Social media repertoires

by Eszter Hargittai on October 29, 2021

I’d like to blog more about my research, but not sure yet how to go about it (e.g., whether to write more about research already completed or about projects currently in the works or both.. feel free to voice your preference). Today, I’m posting a link to a paper that was just published (and is available open access so no paywall to battle): Birds of a Feather Flock Together Online: Digital Inequality in Social Media Repertoires, which I wrote with my friend Ágnes Horvát.

There is some work (not a ton, but a growing literature) on who adopts various social media platforms (e.g., are men vs women more likely to be on Facebook or on Pinterest, are more highly educated people more likely to be on Twitter or on Reddit), but as far as we can tell, no one has looked at the user base of pairs of such services. (I am always very cautious to claim that we are the first to do something as it’s nearly impossible to have a sense of all work out there, but we could not find anything related. Do let me know if we missed something.)

Why should anyone care who adopts a social network site (SNS) and what’s the point of knowing how user bases overlap across such sites? There are several reasons for the former and then by extension, the latter. I started doing such analyses back in the age of MySpace and Facebook finding socioeconomic differences in who adopted which platform even among a group of college students. More recent work (mine and others’) has continued to show differences in SNS adoption by various sociodemographic factors. This matters at the most basic level, because (a) whose voices are heard on these platforms matters to what content millions of people see and share and engage with; and (b) many studies use specific platforms as their sampling frame and so if a specific platform’s users are non-representative of the population (in most cases that is indeed the case) and the research questions pertain to the whole population (or all Internet users at minimum, which is again often the case) then the data will be biased from the get-go.

By knowing which platforms have similar users, when wanting to diversify samples, researchers can focus on including data from SNSs with lower overlaps in their user base without having to sample from too many of them. Also, for campaigns – these could be health-related, political, commercial – that want to reach diverse constituents, it is again helpful to know which sites have similar users versus reach different groups of people. Our paper shows (with graphs that I am hoping are helpful to interpreting the results) how SNS pairs differ by gender, age, education, and Internet skills.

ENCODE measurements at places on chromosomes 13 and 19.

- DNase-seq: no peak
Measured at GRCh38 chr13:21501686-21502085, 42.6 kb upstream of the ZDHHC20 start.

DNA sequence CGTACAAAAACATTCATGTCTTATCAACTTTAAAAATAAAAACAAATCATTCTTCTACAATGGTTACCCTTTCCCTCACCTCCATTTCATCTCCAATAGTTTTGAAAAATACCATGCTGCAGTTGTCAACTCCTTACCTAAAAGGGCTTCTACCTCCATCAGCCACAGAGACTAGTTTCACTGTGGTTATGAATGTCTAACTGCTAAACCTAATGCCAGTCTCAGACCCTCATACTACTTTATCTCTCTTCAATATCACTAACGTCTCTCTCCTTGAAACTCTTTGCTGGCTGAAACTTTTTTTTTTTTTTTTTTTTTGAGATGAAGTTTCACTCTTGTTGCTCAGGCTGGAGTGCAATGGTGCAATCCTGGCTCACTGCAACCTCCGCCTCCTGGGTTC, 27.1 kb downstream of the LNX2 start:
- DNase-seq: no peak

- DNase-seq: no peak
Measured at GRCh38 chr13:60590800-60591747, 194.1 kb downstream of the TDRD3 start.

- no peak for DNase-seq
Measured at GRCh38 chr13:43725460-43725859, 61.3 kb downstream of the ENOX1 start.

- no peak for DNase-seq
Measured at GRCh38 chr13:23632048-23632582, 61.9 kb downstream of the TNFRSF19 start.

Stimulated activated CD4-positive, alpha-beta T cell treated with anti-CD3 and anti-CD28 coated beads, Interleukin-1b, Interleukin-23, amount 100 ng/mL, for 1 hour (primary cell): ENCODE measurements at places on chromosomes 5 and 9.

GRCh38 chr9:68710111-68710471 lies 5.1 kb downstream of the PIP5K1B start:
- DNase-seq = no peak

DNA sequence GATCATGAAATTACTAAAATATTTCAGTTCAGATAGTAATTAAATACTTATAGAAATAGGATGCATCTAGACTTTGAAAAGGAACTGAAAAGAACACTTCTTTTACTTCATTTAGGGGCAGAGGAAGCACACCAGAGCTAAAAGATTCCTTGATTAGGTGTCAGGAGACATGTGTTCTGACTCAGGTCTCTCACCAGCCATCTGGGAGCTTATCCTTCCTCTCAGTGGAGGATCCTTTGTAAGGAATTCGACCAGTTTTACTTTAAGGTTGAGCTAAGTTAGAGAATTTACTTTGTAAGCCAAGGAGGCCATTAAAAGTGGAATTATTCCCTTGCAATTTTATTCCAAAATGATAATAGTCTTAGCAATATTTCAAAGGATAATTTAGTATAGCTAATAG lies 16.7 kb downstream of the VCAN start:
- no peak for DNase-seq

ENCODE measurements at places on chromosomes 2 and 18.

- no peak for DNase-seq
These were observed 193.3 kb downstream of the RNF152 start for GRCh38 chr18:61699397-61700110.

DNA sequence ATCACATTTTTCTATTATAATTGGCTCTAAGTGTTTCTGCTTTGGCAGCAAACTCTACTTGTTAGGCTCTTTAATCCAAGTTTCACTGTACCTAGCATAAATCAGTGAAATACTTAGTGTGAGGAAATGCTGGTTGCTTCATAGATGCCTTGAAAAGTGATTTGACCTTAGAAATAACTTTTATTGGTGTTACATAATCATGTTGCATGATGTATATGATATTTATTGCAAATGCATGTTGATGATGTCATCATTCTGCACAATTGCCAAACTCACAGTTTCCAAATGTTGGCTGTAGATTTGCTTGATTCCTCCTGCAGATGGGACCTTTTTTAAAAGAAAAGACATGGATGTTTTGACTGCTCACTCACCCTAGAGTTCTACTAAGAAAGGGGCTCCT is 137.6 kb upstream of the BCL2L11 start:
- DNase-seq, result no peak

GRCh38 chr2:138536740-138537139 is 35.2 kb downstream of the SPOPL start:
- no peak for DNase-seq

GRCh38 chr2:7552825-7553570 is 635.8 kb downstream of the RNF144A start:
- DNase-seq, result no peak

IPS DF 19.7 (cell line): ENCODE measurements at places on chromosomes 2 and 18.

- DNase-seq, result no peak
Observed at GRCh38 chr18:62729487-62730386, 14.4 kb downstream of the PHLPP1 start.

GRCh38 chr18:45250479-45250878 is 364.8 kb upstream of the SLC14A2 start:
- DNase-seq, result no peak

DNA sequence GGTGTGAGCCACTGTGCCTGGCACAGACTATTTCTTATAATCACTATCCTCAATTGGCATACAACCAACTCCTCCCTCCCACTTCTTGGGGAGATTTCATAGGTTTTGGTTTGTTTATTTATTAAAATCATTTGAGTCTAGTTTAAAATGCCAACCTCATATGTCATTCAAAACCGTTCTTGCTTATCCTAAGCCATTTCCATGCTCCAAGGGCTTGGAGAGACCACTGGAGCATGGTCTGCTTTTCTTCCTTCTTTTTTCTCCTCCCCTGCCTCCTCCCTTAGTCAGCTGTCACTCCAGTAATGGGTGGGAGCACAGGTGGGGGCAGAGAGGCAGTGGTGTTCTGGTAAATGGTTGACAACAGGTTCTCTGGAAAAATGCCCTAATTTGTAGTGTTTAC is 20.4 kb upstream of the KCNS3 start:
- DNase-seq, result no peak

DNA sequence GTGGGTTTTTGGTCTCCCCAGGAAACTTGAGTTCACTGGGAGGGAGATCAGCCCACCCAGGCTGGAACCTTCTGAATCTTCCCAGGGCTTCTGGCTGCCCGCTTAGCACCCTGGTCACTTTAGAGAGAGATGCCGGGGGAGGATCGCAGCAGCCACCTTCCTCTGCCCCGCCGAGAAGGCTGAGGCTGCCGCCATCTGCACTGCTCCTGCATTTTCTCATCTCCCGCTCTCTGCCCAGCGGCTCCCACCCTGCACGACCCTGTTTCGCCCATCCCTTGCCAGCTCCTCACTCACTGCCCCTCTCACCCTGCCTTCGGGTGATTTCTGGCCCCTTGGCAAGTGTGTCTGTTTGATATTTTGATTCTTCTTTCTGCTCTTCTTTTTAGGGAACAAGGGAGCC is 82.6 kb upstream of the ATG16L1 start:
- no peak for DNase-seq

Kiwanda 10.29.21 at 10:55 pm

I’d be curious to know if the results look much different using Jaccard instead of cosine similarity; probably not.

As the number of users of an SNS X approaches the population (or sub-population) size, the pairwise similarity of X with some Y becomes a function of just the popularity of Y. The normalization handles this, in some sense, but still, the pairwise similarity becomes less informative. Possibly related to this: it sounds more striking somehow to say that 92% of women who use pinterest also use facebook (as your data implies, I think), than that the cosine similarity of pinterest and facebook users is 75%. But maybe that’s just without enough familiarity with cosine similarity.

It might be possible to use your data to design a campaign, phrasing it as an optimization problem and then solving that problem. It would be interesting to then compare campaigns that were specifically designed for diversity of impact, vs. campaigns that are not.


John Quiggin 10.30.21 at 8:35 am

Just an aside, but applying for a US visa is a good reason for reducing the number of SNS accounts. You have to list all of them. Worse, the application software is buggy and crash-prone, so you end up doing it several times over.


Sumana Harihareswara 11.01.21 at 4:49 pm

I am looking forward to hearing more about your research via CT! I think my order of preferences is:

1) in-progress stuff where there’s any way we can help — e.g., by spreading the word that you’re looking for related work or research subjects
2) completed work I can read, especially with extra nuggets about stuff you learned during the work that didn’t quite fit into the published version
3) in-progress work where I just get to go “ooooo I look forward to the published work with anticipation!” because I can always use more things to look forward to


Eszter 11.03.21 at 7:28 am

Kiwanda, it’s not clear there would be much difference in findings using that method. We had a back-and-forth with the reviewers about which method we settled on, there’s a bit in the paper justifying our final choice.

John, fortunately I haven’t had to apply for a US visa in quite some time so I am no longer familiar with the details. Given the number of such platforms one may sign up for over the years and then abandon, this seems like a tricky request. I deal with other types of details now like the exact dates I was in the US in a calendar year (that’s required for US citizens with non-US residency for tax-filing purposes).

Sumana, thanks for the feedback, those all sound like good ways to engage. I’d like to do more on in-process research as getting feedback can be helpful and I can see how that’s more exciting to see. I’ll probably be posting a request for help with recruiting participants soon.

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